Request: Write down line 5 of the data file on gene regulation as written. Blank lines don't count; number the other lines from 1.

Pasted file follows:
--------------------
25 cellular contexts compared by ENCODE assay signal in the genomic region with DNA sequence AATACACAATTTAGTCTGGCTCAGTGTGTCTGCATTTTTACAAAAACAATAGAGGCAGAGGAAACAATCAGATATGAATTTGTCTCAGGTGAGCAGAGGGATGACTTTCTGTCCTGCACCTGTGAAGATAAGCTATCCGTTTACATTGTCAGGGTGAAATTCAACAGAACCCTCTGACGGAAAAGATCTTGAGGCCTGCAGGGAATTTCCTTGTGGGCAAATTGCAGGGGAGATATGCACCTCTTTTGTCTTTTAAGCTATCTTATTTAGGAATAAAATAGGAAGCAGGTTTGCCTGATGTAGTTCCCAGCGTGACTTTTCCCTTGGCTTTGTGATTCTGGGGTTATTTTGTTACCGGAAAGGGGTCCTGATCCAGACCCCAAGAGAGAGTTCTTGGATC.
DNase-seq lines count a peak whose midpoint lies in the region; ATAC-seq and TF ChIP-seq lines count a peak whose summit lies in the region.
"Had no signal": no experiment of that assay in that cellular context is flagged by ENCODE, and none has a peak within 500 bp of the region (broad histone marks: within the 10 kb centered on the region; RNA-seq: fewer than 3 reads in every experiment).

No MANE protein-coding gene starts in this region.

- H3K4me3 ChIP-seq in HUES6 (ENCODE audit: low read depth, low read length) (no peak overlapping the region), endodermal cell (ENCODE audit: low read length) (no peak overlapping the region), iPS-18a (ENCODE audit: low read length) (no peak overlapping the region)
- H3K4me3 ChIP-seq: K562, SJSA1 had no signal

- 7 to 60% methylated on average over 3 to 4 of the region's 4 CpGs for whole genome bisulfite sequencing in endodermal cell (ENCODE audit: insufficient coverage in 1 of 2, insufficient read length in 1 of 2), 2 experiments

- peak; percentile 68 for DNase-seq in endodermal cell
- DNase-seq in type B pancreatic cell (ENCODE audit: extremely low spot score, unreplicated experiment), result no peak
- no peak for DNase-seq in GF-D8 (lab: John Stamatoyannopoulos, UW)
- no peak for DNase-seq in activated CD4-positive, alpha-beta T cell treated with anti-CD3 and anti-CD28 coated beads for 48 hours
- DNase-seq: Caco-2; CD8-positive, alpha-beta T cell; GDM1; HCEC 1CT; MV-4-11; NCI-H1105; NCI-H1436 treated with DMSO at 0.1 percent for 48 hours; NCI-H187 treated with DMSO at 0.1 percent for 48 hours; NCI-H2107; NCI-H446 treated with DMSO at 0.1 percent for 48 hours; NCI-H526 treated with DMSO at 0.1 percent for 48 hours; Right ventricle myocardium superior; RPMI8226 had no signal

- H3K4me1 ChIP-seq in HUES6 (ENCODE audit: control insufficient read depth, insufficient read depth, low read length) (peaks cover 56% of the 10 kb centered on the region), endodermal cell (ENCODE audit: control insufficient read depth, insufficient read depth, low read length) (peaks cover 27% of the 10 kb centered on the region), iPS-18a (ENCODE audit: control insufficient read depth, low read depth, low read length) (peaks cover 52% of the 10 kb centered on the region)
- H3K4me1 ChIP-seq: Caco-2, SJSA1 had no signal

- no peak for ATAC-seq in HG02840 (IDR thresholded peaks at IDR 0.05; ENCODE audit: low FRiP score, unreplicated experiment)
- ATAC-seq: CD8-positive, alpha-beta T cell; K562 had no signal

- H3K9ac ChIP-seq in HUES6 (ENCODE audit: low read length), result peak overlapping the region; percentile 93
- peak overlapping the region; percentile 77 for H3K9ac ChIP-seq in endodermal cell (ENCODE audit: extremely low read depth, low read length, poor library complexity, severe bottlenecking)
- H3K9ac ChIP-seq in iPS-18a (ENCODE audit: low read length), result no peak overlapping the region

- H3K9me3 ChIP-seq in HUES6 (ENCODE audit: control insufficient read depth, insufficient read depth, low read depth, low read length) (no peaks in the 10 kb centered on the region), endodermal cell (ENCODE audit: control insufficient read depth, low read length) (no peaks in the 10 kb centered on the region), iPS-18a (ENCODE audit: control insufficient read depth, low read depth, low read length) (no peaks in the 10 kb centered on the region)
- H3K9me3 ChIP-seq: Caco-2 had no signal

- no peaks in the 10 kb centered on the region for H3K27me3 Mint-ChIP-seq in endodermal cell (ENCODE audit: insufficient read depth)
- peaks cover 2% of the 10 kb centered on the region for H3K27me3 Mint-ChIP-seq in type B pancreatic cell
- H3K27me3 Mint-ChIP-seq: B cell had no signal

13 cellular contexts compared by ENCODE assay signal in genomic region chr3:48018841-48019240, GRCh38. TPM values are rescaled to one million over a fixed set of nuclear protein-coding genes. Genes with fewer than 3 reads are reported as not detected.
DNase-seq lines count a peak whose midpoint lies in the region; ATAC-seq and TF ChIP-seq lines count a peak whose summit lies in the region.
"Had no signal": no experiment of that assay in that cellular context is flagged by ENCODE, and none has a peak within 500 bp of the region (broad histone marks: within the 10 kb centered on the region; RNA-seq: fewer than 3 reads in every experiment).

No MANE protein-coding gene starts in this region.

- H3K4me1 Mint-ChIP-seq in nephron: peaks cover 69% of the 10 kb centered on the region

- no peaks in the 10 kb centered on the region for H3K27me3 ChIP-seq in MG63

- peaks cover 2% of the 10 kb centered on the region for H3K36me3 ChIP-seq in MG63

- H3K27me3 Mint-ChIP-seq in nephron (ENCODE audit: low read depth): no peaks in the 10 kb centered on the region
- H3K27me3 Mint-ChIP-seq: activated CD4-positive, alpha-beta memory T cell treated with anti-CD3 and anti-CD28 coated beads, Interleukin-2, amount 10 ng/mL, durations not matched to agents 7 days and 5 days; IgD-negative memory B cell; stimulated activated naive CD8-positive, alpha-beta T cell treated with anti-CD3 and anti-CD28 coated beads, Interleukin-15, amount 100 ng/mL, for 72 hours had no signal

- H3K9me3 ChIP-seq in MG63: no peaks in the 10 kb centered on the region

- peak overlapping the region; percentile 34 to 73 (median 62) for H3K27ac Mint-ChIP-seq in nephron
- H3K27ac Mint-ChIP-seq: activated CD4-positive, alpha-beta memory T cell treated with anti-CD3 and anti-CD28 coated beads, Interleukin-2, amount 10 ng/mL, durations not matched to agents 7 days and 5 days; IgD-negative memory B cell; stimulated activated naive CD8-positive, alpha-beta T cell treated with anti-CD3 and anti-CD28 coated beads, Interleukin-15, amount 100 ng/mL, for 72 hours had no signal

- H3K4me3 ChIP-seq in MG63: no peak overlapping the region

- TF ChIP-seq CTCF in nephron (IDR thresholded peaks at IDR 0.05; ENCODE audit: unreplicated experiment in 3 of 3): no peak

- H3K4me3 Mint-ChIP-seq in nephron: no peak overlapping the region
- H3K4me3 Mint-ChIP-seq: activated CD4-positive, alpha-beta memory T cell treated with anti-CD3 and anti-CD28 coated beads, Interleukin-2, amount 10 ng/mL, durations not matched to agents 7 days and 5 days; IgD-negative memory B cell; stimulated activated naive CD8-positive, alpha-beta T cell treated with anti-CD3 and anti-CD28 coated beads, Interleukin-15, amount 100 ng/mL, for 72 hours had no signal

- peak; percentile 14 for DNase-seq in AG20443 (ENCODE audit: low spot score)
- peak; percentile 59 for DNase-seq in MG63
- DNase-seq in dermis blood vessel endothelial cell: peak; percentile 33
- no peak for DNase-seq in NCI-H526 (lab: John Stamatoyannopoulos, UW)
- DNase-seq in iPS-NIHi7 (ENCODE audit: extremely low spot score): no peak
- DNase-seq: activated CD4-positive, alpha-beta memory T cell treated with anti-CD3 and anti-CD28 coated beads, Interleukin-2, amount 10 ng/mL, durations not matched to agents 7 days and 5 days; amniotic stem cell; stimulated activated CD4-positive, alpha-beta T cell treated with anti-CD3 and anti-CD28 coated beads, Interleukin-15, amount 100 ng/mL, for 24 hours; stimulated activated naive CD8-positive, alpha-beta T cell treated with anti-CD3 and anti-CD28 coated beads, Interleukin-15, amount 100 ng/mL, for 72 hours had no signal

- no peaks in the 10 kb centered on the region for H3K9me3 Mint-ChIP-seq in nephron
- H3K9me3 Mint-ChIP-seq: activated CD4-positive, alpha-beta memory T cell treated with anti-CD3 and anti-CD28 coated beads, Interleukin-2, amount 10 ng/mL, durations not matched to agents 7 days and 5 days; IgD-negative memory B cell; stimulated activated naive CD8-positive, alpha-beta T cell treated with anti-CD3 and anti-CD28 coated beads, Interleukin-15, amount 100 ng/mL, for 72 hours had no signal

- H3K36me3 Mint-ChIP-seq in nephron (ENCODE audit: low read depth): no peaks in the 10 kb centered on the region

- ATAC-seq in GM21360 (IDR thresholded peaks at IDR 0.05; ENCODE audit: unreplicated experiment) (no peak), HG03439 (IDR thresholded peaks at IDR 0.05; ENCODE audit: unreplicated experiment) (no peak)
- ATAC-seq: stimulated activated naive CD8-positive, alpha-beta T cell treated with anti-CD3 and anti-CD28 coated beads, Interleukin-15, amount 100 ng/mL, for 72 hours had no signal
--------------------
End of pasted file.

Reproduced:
- H3K4me3 ChIP-seq in HUES6 (ENCODE audit: low read depth, low read length) (no peak overlapping the region), endodermal cell (ENCODE audit: low read length) (no peak overlapping the region), iPS-18a (ENCODE audit: low read length) (no peak overlapping the region)